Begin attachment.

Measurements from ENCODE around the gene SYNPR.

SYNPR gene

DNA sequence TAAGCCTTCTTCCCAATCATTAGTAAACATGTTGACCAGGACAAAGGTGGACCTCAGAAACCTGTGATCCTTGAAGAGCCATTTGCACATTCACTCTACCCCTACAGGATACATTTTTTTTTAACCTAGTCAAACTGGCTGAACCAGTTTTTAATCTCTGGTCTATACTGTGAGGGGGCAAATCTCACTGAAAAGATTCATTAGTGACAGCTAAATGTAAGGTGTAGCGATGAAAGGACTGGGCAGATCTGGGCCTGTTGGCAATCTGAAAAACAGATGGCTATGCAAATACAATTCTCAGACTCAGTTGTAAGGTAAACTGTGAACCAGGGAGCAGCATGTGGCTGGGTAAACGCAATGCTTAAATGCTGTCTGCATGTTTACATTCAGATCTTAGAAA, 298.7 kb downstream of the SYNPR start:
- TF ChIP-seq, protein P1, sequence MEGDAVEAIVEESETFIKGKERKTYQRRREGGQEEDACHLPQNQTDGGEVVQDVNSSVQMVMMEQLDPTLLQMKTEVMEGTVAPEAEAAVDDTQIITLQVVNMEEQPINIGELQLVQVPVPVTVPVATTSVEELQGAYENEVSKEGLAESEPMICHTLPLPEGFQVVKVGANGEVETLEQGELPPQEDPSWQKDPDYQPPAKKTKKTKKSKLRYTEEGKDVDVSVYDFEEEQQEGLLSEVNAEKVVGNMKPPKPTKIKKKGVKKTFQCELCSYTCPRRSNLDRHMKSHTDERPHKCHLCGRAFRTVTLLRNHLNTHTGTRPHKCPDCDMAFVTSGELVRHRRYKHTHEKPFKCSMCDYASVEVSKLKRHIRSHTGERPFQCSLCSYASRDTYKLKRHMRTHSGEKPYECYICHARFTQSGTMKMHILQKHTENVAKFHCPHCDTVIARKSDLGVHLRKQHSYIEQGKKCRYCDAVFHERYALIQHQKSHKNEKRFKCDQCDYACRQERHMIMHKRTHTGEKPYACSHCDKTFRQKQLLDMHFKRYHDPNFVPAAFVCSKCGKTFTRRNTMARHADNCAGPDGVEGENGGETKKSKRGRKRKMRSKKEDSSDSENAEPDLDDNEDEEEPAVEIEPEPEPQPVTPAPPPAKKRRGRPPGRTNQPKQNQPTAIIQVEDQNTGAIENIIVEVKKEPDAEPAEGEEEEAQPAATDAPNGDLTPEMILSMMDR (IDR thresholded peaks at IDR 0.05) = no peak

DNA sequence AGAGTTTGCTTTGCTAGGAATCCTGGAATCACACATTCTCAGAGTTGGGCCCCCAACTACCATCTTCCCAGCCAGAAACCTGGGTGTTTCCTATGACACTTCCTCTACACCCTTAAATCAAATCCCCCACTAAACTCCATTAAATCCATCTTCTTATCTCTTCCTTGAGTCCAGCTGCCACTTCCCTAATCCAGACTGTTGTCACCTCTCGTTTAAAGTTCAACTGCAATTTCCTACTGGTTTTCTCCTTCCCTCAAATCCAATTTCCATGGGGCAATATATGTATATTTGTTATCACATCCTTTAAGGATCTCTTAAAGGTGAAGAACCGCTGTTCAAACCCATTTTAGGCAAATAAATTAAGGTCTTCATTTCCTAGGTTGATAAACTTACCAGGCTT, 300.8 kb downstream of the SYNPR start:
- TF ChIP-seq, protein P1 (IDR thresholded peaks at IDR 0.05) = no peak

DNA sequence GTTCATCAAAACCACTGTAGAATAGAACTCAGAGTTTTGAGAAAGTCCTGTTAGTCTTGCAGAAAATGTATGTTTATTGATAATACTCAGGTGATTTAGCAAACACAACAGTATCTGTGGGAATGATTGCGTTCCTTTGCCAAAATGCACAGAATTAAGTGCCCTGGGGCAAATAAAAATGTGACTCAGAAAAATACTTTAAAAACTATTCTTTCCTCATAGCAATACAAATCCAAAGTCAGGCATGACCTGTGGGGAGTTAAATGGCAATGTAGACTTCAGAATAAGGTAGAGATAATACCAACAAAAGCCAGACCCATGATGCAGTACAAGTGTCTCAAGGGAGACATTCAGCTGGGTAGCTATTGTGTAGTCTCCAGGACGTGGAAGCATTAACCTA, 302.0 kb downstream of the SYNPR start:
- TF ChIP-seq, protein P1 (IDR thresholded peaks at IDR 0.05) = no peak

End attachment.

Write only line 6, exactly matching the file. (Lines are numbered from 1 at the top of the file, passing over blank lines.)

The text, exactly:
- TF ChIP-seq, protein P1 (IDR thresholded peaks at IDR 0.05) = no peak